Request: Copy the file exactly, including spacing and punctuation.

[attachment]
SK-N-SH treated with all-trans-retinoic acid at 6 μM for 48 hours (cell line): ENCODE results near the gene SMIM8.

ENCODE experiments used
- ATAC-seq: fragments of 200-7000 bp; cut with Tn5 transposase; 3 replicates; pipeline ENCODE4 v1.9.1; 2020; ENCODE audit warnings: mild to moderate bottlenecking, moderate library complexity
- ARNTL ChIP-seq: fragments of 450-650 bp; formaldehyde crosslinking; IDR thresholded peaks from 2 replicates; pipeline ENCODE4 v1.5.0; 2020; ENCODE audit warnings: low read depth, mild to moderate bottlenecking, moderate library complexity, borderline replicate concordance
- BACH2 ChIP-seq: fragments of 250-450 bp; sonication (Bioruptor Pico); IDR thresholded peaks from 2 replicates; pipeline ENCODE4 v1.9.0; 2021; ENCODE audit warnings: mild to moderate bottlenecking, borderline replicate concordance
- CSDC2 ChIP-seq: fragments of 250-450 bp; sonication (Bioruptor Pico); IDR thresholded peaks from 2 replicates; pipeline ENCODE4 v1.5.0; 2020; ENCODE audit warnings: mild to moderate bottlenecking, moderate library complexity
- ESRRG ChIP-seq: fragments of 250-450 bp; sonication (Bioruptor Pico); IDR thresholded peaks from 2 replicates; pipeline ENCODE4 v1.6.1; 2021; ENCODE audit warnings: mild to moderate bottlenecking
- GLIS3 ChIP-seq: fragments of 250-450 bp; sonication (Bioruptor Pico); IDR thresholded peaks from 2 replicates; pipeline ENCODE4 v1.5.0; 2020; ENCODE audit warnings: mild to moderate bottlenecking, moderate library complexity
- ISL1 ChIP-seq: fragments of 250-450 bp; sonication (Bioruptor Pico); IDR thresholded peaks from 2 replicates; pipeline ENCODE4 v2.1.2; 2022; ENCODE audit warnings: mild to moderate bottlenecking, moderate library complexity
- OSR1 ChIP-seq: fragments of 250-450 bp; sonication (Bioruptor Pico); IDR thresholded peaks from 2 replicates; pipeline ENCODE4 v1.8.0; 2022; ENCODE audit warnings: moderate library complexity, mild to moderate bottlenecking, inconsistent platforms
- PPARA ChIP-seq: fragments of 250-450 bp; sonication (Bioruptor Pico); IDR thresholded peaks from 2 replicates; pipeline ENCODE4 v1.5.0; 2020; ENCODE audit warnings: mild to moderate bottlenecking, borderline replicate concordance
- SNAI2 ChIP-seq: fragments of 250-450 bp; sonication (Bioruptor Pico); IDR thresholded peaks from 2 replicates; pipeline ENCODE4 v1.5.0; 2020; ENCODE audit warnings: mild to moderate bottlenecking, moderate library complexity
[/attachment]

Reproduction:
SK-N-SH treated with all-trans-retinoic acid at 6 μM for 48 hours (cell line): ENCODE results near the gene SMIM8.

ENCODE experiments used
- ATAC-seq: fragments of 200-7000 bp; cut with Tn5 transposase; 3 replicates; pipeline ENCODE4 v1.9.1; 2020; ENCODE audit warnings: mild to moderate bottlenecking, moderate library complexity
- ARNTL ChIP-seq: fragments of 450-650 bp; formaldehyde crosslinking; IDR thresholded peaks from 2 replicates; pipeline ENCODE4 v1.5.0; 2020; ENCODE audit warnings: low read depth, mild to moderate bottlenecking, moderate library complexity, borderline replicate concordance
- BACH2 ChIP-seq: fragments of 250-450 bp; sonication (Bioruptor Pico); IDR thresholded peaks from 2 replicates; pipeline ENCODE4 v1.9.0; 2021; ENCODE audit warnings: mild to moderate bottlenecking, borderline replicate concordance
- CSDC2 ChIP-seq: fragments of 250-450 bp; sonication (Bioruptor Pico); IDR thresholded peaks from 2 replicates; pipeline ENCODE4 v1.5.0; 2020; ENCODE audit warnings: mild to moderate bottlenecking, moderate library complexity
- ESRRG ChIP-seq: fragments of 250-450 bp; sonication (Bioruptor Pico); IDR thresholded peaks from 2 replicates; pipeline ENCODE4 v1.6.1; 2021; ENCODE audit warnings: mild to moderate bottlenecking
- GLIS3 ChIP-seq: fragments of 250-450 bp; sonication (Bioruptor Pico); IDR thresholded peaks from 2 replicates; pipeline ENCODE4 v1.5.0; 2020; ENCODE audit warnings: mild to moderate bottlenecking, moderate library complexity
- ISL1 ChIP-seq: fragments of 250-450 bp; sonication (Bioruptor Pico); IDR thresholded peaks from 2 replicates; pipeline ENCODE4 v2.1.2; 2022; ENCODE audit warnings: mild to moderate bottlenecking, moderate library complexity
- OSR1 ChIP-seq: fragments of 250-450 bp; sonication (Bioruptor Pico); IDR thresholded peaks from 2 replicates; pipeline ENCODE4 v1.8.0; 2022; ENCODE audit warnings: moderate library complexity, mild to moderate bottlenecking, inconsistent platforms
- PPARA ChIP-seq: fragments of 250-450 bp; sonication (Bioruptor Pico); IDR thresholded peaks from 2 replicates; pipeline ENCODE4 v1.5.0; 2020; ENCODE audit warnings: mild to moderate bottlenecking, borderline replicate concordance
- SNAI2 ChIP-seq: fragments of 250-450 bp; sonication (Bioruptor Pico); IDR thresholded peaks from 2 replicates; pipeline ENCODE4 v1.5.0; 2020; ENCODE audit warnings: mild to moderate bottlenecking, moderate library complexity